Cuban activist released under Obama-Castro deal is back in jail after overseas trip


Cuban human rights activist Rolando Reyes Rabanal, who was one of 53 political prisoners released after the U.S. and Cuba re-established diplomatic relations in December 2014, was arrested Saturday after returning from a visit to Colombia.

Reyes was one of three activists with Foro por Derechos y Libertades (ForoDyL) who attended a human rights event in Bogota, and he was the only one detained upon his return to Havana, according to (Another five activists had been blocked from attending the conference.)

Reyes was detained by immigration officials at the Havana airport, before he was turned over to State Security.

“It looks like he has been accused of ‘public disorder,’ but we don’t have confirmation because they haven’t explained where he is being held or why,” said Antonio Rodiles, who heads ForoDyL.


Me informan que Rolando Reyes Rabanal fue detenido en el aeropuerto de La Habana por ‘desorden público’. Es redículo. Yo había pasado unos dias junto con él en un curso de DD.HH en Bogotá y pocas veces en mi vida he conocido una persona tan pacífico y tan difícil de provocar. ¡Que le dejen en libertan ya! ?#?FreeRRR?

Since his release after President Barack Obama and dictator Raul Castro struck their deal, Reyes has been arrested numerous times because of his participation in the #TodosMarchamos campaign, which has been spearheaded by Foro DyL and the Damas De Blanco (“Ladies In White”).

Rodiles said the dictatorship has recently increased its repression against members of the Foro DyL and other activists in the #TodosMarchamos campaign.

A legacy of truth – The Professor Juan M. Clark Foundation


The lies of Castro, brilliantly manipulated into myth through a complacent enamored media and international glitterati, became the de facto truth of, and propaganda cover for the Castro revolution, now the longest surviving dictatorship in the Western Hemisphere.

The late great Juan M. Clark, PhD, Bay of Pigs veteran, former political prisoner, and eternal fighter for the restitution of democracy in his homeland, Cuba, dedicated his life to exposing those lies and dismantling the myths of the revolution. The result of his work is the 1990 publication of Cuba, mito y realidad: Testimonios de un pueblo, wherein he chronicled the myths and realities of life in Cuba through the personal stories of Cuban experts and eye-witnesses to the history, the Cuban people. Cuba: Mito y Realidad was the product of some 20 years of work compiling and analyzing data. Even before its publication in 1990 Professor Juan Clark was aware of the importance of producing an English version that could reach the average reader in the United States and beyond. He worked incessantly (another 20 years) and under immense constraints toward producing the English version. His passing took place in the midst of that endeavor.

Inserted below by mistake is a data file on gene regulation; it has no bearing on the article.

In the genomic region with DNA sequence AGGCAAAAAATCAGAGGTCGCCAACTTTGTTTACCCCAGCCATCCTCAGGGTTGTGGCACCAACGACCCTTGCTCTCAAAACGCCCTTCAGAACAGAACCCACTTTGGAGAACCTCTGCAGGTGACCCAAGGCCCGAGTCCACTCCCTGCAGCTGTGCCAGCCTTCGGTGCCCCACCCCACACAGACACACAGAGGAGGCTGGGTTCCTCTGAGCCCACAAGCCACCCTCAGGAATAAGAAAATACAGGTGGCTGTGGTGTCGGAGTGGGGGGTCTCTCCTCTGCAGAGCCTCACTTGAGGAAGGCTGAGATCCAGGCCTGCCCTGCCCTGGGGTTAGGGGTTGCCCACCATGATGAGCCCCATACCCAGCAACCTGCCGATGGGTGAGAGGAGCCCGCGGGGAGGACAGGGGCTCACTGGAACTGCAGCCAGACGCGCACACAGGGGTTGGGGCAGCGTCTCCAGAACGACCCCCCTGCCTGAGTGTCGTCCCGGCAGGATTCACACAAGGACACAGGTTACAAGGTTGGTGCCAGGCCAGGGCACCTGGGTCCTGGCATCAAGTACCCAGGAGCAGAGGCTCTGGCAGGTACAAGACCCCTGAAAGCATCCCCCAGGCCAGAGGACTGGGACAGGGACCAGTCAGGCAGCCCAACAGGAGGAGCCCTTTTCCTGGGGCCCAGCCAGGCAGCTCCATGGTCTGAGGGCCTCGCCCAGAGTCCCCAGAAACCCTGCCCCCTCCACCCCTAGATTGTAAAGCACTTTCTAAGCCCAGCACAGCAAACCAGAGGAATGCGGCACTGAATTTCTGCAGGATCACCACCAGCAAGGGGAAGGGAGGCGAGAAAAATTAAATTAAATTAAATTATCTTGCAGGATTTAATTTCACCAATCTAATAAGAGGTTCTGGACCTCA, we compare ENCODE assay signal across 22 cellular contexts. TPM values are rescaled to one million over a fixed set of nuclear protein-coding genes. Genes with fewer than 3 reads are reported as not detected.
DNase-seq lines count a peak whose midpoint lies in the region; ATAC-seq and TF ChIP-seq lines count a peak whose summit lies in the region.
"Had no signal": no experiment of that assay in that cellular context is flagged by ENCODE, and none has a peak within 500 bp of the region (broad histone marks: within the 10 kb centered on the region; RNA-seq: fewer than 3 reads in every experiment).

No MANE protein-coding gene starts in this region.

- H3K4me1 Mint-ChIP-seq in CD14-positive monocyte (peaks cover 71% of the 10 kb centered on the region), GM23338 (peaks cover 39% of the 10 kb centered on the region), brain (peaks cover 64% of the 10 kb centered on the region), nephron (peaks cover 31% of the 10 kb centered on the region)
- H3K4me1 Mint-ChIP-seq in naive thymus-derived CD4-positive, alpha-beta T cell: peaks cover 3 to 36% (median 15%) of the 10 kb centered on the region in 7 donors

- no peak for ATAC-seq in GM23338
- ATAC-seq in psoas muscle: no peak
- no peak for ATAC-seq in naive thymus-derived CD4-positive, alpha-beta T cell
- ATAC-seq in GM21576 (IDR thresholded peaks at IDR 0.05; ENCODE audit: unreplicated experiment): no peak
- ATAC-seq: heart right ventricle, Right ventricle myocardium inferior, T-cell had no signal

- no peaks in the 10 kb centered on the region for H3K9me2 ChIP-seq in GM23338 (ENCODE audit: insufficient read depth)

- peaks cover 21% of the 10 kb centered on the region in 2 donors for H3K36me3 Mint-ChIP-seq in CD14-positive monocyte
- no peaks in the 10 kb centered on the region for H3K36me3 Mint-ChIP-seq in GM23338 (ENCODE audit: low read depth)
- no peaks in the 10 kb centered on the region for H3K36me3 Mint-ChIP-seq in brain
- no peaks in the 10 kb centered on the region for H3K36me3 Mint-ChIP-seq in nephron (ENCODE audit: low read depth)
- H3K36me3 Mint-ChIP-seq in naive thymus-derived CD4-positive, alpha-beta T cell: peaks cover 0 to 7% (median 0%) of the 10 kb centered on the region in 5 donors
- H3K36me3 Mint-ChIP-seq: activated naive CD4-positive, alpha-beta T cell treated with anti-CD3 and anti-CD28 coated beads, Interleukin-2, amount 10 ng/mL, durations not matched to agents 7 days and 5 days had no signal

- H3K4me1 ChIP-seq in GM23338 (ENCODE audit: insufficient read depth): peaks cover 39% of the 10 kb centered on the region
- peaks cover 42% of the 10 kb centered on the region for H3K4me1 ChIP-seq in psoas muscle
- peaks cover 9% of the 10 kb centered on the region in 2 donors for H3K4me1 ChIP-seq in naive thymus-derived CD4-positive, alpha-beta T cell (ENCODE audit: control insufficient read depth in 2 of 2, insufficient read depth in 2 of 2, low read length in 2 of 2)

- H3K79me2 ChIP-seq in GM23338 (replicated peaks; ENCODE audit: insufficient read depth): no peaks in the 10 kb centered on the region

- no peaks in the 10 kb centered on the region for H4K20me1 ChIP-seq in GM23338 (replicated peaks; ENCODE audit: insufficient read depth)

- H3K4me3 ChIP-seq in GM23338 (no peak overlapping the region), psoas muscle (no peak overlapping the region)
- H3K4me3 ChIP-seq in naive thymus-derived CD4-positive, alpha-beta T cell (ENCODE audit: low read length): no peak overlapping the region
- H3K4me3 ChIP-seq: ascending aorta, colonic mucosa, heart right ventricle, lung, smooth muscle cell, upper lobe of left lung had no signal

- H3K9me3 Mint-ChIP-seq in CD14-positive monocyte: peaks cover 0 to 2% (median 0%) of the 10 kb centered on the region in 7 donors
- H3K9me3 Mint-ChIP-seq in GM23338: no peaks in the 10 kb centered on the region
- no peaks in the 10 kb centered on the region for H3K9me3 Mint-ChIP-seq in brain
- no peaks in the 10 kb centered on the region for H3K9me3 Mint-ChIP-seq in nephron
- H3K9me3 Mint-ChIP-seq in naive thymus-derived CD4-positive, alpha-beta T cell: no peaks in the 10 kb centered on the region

Professor Clark’s friend, Germán Miret, was able to publish the books, and as editor he noted, “Dr. Clark is no longer with us—he died on February 27, 2013—but he left us this treasure of information as his legacy to the Cuban people and the world”. He very graciously sent me the books, and provided information for this post. Thank you Germán.


Professor Juan Clark’s “Castro’s Revolution, Myth and Reality” is an updated and augmented version in English of his work in Spanish “Cuba: Mito y Realidad”. This publication, fills a vacuum on the literature on Cuba.

Clark’s work is the most comprehensive and detailed analysis of how the Cuban tragedy came to be, the terrible cost it wrought on Cuba, and the lessons it holds for future generations in Cuba and elsewhere. Incredibly, even after 57 years of a one-family tyrannical rule, the Cuban experiment still fascinates population segments in the United States and other countries. Juan Clark’s masterpiece is a strong foundation to challenge the myths on which support for the Castros is based.

While Cuba: Mito y Realidad was a one volume book of some 700 pages, Clark’s work in English is being published in two volumes with over 1,300 pages in total. Available HERE, and HERE respectively.

The price for each volume is $23.00 and there will be a charge to cover the cost of mailing. Createspace is the printing house and distributor for Amazon and the best way to obtain them.

A foundation, the Professor Juan M. Clark Foundation, Inc. was established to distribute these books free of charge – with the proceeds from the sale of the book – to universities, libraries, other institutions of learning; members of Congress, policymakers and opinion builders.